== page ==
When recollecting a favored tropical vacation destination, images of sandy beaches, swaying palm tress and brightly colored blooms of paradise come to mind. The bougainvillea creates the boldest visual impact, with its vines twisting and climbing to display a cascade of showy blossoms. This drought tolerant ornamental makes for an excellent tropical or desert garden plant.
These perennial vines are the answer for those who crave tropical scenery in arid environments. Grown in hardiness zones 7-10, these plants thrive best in the full sun of hot and dry climates, making them an ideal choice for a xeriscape. The plant is also tolerant to salt, making it the perfect candidate for gardens in coastal regions. The thorny wood stems bear heart-shaped leaves that may be solid green or variegated, and clusters of bracts in purple, orange, pink, burgundy or white. The plants are referred to as twining vines, indicating their growth pattern as that of winding their stems around nearby trellises and stakes for support.
In regions where daytime temperatures can soar over 100 degrees, desert gardening becomes a popular and environmentally friendly option. Also known as xeriscaping, this method of landscaping is designed with heat and drought tolerances in mind. Plants that are indigenous to the local climate are implemented into the desert garden plan. Techniques such as hydro zoning, drip irrigation and moisture retention in the soil are all employed to maximize water efficiency. Advantages of such desert gardening projects include lower water bills, reduced water waste, reduction in mowing and less garden maintenance. Less time spent working in the garden yields the pleasure of more time spent enjoying the scenic vista. Nature enthusiasts will revel in the prospect that these desert gardens offer habitats for native butterflies and birds.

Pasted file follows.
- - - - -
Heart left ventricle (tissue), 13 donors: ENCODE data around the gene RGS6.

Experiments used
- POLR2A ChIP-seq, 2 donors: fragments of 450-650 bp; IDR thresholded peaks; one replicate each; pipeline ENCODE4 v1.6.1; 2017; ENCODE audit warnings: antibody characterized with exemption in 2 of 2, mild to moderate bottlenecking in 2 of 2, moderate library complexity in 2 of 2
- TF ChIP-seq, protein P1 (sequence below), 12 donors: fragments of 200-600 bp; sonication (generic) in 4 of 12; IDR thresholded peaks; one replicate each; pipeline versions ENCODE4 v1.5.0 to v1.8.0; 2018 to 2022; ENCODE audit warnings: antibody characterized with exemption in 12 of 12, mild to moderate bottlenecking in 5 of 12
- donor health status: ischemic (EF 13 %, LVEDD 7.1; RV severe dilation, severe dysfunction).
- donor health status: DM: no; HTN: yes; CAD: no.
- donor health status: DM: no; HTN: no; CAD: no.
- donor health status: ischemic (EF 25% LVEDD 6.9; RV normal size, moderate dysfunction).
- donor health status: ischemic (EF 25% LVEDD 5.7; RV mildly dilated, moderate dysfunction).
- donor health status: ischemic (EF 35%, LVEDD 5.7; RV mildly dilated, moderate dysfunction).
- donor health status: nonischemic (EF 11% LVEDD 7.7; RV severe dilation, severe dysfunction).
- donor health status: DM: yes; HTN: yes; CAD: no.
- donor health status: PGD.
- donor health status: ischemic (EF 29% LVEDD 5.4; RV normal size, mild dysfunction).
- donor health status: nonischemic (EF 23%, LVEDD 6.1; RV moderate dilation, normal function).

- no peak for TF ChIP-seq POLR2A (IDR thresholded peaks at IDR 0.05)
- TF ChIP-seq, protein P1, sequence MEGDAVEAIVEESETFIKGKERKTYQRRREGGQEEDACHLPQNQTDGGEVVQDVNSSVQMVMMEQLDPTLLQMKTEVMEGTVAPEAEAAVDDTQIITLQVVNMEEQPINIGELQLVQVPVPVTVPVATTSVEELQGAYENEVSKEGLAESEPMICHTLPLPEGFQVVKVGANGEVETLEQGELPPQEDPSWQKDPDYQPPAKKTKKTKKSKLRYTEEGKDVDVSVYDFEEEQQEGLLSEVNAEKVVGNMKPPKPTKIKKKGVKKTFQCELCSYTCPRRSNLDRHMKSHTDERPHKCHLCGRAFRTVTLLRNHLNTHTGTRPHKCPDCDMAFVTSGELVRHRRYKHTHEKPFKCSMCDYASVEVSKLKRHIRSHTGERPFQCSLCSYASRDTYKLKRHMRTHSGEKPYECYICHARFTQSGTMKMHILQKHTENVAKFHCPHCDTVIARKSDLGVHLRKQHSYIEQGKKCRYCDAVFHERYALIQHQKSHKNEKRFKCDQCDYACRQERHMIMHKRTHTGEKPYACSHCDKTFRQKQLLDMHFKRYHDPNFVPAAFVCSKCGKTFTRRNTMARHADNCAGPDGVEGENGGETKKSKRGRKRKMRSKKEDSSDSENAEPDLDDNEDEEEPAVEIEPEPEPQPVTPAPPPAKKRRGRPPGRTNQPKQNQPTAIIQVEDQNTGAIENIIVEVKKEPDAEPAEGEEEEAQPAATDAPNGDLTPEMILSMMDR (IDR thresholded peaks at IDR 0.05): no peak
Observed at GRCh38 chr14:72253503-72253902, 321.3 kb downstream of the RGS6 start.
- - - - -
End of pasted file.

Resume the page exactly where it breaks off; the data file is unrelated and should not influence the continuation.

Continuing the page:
The versatile bougainvillea plant may also be grown in containers. Balcony or porch railings are embellished with these blooms as they cascade from hanging baskets. Potted bougainvillea bonsai varieties provide an adorning option for the smaller space of an apartment terrace.
For those living in the cooler Zones 7 and 8, a boost of tropical bougainvillea color can still be infused into outdoor decor. In such environs, bougainvillea plants must be be grown in containers; their blooms offering a stunning seasonal display to embellish sun-drenched decks and patios. Bougainvillea plants must be brought indoors before the first frost and kept in a cool, lowly lit area, such as a basement, during the winter months.
For a comprehensive source of information regarding bougainvillea selection, planting and care of these glorious blooming vines, visit our main bougainvillea page. The bougainvillea experts of BGI are ready to help you transform your sunny spot into a welcoming, color-splashed desert garden paradise.